Driverless cars could soon become a reality on our streets and highways. The technology for autonomous vehicles is developing quickly and states are beginning to enact regulation in anticipation of the arrival of driverless cars. Several major companies are developing prototype autonomous vehicles including General Motors, Mercedes-Benz, Google, Audi AG, Toyota Motor Company and Oxford University. The Institute of Electrical and Electronics Engineers (IEEE) has estimated that up to 75 percent of all vehicles will be autonomous by 2040.

But, in the last year, various news sources have reported that fear of increased liability may limit the roll out of driverless cars. As the Wall Street Journal explained, when there is no driver, the possible targets of a lawsuit expands to the company that designed the technology, the car’s owner, the passenger who failed to intervene, or the auto maker, to name a few. U-T San Diego reported that some experts believe the issue of liability, if not solved, could delay or even prevent the widespread use of driverless cars.

Several states have begun answering some of the liability questions at issue by passing legislation in anticipation of autonomous vehicles. California, the District of Columbia, Florida, Michigan, and Nevada, have all enacted autonomous vehicle regulation.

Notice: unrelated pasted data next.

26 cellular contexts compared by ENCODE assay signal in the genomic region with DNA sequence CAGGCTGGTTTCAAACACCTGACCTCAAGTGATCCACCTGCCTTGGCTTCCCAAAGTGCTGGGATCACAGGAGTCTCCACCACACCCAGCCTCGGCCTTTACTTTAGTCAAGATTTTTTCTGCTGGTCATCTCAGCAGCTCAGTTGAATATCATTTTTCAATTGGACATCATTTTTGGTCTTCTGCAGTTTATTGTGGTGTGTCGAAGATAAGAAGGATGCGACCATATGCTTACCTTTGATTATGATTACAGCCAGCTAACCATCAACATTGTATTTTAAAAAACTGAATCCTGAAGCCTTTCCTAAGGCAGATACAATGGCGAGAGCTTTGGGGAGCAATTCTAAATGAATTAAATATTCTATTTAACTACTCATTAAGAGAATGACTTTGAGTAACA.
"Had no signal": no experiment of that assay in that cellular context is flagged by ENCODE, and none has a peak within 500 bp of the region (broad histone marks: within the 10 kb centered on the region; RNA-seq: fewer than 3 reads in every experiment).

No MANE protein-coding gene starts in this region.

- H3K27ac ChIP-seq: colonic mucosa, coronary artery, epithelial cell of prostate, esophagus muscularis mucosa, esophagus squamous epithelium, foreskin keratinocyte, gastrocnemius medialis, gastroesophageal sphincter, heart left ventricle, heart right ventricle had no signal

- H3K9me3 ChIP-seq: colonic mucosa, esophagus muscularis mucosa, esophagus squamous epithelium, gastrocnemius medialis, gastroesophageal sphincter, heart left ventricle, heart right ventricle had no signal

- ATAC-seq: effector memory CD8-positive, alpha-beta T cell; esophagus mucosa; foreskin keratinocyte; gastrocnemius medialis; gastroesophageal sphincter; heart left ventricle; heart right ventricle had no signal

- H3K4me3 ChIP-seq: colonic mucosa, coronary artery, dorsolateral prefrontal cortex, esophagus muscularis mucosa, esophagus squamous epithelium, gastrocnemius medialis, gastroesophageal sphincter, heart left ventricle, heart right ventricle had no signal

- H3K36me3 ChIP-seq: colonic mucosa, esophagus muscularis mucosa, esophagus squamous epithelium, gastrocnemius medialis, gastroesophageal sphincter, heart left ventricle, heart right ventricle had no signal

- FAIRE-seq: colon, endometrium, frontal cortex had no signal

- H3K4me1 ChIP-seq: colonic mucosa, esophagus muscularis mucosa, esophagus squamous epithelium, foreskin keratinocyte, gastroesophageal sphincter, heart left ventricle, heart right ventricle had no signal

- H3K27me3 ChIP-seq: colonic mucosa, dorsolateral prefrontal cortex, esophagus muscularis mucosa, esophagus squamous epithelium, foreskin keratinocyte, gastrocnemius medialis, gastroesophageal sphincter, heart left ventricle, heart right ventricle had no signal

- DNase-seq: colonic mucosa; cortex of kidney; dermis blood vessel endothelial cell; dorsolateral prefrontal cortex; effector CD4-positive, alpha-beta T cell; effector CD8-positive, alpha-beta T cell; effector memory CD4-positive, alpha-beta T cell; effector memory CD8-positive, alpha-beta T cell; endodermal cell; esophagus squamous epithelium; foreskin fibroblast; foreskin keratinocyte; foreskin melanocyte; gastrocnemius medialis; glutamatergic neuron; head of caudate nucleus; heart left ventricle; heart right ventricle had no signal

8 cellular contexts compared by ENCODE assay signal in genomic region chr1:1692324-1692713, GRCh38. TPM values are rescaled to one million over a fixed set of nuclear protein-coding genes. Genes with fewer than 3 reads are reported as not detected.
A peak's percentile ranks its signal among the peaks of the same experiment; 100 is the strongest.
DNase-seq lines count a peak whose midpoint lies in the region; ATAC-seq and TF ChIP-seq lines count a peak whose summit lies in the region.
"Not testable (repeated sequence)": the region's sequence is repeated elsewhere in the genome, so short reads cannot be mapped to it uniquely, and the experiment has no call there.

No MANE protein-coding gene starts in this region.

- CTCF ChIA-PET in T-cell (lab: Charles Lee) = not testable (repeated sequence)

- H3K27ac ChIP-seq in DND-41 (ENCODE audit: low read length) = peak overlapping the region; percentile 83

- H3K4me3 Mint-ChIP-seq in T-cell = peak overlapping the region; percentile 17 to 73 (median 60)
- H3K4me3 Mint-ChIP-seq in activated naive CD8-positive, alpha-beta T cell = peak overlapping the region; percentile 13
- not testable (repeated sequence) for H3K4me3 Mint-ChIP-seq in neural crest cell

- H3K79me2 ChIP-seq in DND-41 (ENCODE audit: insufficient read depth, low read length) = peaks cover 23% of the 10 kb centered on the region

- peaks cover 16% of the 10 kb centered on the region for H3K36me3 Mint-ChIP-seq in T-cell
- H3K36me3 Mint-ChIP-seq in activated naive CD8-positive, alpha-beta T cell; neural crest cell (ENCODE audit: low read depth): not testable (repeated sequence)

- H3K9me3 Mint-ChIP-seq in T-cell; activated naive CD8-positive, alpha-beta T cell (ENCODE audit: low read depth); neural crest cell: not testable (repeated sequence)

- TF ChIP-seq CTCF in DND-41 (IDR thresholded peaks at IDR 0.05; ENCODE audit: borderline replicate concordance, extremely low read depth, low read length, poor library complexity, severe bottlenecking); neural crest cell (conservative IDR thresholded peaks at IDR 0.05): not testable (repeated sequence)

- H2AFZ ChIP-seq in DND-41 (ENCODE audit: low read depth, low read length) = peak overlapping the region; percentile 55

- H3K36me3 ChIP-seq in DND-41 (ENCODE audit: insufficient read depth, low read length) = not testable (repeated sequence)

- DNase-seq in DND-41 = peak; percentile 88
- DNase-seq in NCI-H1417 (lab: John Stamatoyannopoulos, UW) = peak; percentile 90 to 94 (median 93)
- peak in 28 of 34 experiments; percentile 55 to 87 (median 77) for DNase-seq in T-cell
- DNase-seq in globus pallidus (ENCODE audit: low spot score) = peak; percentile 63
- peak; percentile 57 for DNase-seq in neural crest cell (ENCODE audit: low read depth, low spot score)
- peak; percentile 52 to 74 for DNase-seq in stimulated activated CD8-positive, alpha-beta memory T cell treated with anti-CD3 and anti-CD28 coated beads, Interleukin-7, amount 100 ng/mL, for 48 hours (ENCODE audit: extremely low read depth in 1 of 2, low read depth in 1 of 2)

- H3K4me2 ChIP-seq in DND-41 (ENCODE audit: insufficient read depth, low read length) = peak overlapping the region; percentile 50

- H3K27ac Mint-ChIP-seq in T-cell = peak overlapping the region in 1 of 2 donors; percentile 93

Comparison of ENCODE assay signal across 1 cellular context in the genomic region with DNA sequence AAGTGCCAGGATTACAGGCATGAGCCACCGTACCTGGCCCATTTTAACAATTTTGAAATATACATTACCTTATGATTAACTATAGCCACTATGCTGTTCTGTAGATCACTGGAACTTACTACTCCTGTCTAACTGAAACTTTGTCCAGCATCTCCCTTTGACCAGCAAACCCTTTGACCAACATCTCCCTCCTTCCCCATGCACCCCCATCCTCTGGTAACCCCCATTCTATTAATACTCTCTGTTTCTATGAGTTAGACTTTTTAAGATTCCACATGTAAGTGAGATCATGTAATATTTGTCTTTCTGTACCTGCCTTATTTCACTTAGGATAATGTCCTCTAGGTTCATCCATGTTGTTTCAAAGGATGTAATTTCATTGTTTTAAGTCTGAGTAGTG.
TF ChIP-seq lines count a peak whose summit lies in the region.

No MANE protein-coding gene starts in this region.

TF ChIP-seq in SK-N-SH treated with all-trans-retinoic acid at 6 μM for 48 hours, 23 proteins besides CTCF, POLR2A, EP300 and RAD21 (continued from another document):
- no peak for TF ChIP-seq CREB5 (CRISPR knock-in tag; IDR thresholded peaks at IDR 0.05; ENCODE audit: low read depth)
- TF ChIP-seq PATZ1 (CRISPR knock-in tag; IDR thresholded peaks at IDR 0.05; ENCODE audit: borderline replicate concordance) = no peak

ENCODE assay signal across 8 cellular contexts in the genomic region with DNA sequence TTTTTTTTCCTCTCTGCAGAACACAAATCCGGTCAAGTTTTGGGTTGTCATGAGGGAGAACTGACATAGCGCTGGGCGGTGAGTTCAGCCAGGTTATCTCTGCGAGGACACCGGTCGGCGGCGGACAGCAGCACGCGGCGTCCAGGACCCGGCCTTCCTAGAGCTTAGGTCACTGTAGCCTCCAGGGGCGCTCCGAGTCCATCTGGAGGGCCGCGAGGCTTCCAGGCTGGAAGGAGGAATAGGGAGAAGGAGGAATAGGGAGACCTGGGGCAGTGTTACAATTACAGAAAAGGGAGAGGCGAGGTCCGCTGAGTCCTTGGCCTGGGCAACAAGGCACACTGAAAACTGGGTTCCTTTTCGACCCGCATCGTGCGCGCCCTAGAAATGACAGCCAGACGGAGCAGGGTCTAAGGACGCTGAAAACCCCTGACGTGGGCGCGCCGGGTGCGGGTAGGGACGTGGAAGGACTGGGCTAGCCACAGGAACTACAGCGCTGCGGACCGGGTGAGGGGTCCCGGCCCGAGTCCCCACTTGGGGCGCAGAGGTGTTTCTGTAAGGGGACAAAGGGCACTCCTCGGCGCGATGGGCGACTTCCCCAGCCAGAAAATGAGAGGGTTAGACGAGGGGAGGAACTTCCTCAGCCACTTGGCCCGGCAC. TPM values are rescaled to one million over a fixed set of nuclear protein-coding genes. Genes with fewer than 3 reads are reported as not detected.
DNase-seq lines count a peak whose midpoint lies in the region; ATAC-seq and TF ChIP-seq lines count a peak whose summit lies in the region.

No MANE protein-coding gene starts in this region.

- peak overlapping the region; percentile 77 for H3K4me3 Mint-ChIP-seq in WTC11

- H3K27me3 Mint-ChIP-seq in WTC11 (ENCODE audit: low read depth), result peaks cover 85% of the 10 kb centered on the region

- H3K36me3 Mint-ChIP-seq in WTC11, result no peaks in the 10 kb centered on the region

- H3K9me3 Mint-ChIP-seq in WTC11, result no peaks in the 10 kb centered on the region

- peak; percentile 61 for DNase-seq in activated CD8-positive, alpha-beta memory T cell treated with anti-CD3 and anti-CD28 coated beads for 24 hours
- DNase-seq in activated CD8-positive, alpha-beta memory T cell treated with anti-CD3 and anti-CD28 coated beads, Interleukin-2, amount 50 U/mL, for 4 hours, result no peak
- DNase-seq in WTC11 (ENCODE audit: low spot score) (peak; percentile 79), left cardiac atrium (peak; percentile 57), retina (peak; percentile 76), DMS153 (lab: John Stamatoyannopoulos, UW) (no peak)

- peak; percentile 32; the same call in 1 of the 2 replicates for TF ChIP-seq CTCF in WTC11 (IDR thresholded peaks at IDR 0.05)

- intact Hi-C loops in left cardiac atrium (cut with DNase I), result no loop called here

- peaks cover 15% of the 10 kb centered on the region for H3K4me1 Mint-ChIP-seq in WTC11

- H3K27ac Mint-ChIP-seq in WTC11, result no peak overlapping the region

The District of Columbia, Florida, Nevada and Michigan statutes protect original manufacturers from liability for defects introduced by a third party who converts a standard vehicle into an autonomous vehicle. California’s statute is silent on manufacturers’ liability but it does have specific requirements for “operators” or those seated in the driver’s seat of autonomous vehicles.

Some legal scholars believe that although driverless cars can increase safety by reducing vehicle collisions, they will still “increase the liability exposure of vehicle manufacturers. Autonomous vehicles will shift the responsibility for avoiding accidents from the driver to the vehicle manufacturer.” Bryant Walker Smith, an assistant professor at Stanford University Law School, has said, we won’t really know how to determine what “safe” means in the context of driverless cars until there are actual driverless cars on the roads. Until then, there will continue to be legal uncertainty with respect to liability.